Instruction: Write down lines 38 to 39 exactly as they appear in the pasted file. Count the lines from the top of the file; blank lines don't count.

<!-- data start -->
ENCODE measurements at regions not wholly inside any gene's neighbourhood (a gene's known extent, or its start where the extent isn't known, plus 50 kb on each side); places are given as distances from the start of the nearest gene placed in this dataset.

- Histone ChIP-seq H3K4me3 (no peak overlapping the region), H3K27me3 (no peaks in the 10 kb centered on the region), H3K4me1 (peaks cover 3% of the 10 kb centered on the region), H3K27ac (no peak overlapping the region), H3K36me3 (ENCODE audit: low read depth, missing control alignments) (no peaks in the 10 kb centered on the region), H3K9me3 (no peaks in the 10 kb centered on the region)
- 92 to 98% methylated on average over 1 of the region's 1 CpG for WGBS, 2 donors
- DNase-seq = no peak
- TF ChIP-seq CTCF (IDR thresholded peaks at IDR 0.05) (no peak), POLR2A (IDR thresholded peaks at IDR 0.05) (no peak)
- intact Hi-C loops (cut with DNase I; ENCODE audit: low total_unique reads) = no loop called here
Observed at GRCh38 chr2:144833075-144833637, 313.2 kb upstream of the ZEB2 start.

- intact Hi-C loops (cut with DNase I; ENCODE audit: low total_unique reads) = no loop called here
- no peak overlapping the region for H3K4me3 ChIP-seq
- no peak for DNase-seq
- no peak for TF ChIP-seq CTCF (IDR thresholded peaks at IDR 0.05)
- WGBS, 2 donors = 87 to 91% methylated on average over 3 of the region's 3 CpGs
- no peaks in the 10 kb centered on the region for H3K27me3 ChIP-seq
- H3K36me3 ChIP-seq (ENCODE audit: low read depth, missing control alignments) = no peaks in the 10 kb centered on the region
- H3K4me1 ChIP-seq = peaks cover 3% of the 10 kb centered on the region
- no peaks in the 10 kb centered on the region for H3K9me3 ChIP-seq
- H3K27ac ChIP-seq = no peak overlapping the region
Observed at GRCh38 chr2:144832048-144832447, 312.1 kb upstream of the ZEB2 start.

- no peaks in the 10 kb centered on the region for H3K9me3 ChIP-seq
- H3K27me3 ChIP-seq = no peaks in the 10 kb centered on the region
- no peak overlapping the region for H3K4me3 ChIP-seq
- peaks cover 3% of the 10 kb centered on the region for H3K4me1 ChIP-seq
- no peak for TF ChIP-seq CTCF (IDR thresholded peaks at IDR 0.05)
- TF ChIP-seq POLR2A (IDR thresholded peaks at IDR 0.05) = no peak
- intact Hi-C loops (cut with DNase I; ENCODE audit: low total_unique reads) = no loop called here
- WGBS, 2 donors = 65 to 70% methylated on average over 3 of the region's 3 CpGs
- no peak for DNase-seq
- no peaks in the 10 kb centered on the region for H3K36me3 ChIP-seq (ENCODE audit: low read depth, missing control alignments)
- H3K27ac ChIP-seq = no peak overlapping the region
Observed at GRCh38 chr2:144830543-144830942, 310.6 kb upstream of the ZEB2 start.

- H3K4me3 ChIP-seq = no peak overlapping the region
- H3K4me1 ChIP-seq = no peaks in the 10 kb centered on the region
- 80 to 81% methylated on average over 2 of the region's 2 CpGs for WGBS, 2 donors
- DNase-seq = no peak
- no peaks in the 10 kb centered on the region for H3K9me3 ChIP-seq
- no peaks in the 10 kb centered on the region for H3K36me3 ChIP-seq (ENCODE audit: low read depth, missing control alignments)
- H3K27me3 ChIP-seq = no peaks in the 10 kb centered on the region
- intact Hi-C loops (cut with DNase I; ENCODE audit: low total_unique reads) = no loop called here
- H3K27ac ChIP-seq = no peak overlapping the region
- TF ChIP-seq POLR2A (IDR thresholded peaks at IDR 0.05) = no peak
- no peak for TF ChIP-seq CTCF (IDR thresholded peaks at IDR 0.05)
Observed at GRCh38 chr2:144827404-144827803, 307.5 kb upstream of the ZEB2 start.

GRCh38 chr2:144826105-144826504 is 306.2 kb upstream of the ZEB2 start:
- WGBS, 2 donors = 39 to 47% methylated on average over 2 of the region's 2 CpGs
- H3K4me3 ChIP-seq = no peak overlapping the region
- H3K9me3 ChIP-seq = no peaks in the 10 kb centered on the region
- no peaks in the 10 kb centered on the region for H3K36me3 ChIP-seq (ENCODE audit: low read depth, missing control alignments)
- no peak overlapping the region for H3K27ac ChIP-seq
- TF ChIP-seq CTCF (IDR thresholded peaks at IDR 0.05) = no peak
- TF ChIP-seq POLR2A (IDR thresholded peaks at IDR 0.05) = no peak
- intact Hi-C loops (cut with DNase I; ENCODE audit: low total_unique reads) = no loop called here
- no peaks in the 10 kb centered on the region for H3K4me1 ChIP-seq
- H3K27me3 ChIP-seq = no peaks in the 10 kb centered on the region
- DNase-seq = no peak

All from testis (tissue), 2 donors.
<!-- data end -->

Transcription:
- intact Hi-C loops (cut with DNase I; ENCODE audit: low total_unique reads) = no loop called here
- H3K27ac ChIP-seq = no peak overlapping the region